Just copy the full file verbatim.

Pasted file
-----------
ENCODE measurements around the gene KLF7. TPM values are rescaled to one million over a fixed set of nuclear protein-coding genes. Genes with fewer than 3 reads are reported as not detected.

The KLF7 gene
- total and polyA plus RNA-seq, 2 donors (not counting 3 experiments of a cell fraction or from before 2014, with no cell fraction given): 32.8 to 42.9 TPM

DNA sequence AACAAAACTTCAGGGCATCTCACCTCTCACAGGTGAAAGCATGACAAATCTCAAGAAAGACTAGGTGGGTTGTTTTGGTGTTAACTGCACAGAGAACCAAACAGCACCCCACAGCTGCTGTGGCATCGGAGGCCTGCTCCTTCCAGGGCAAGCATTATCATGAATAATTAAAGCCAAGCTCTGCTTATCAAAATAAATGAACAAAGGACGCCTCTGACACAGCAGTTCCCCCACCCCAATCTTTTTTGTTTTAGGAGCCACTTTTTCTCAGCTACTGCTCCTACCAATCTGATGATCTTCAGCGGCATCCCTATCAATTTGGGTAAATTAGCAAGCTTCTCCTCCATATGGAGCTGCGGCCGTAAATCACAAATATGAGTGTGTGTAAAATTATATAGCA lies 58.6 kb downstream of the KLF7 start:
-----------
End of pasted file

ENCODE measurements around the gene KLF7. TPM values are rescaled to one million over a fixed set of nuclear protein-coding genes. Genes with fewer than 3 reads are reported as not detected.

The KLF7 gene
- total and polyA plus RNA-seq, 2 donors (not counting 3 experiments of a cell fraction or from before 2014, with no cell fraction given): 32.8 to 42.9 TPM

DNA sequence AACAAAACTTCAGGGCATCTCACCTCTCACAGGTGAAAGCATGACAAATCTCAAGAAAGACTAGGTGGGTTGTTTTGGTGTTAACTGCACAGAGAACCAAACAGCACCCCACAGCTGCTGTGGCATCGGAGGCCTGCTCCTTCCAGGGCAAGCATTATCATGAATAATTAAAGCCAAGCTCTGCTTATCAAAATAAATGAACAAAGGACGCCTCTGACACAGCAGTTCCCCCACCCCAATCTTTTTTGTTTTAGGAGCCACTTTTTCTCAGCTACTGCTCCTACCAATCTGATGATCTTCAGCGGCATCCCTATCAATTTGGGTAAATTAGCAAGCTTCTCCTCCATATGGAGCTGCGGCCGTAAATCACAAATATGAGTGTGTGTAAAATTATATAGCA lies 58.6 kb downstream of the KLF7 start: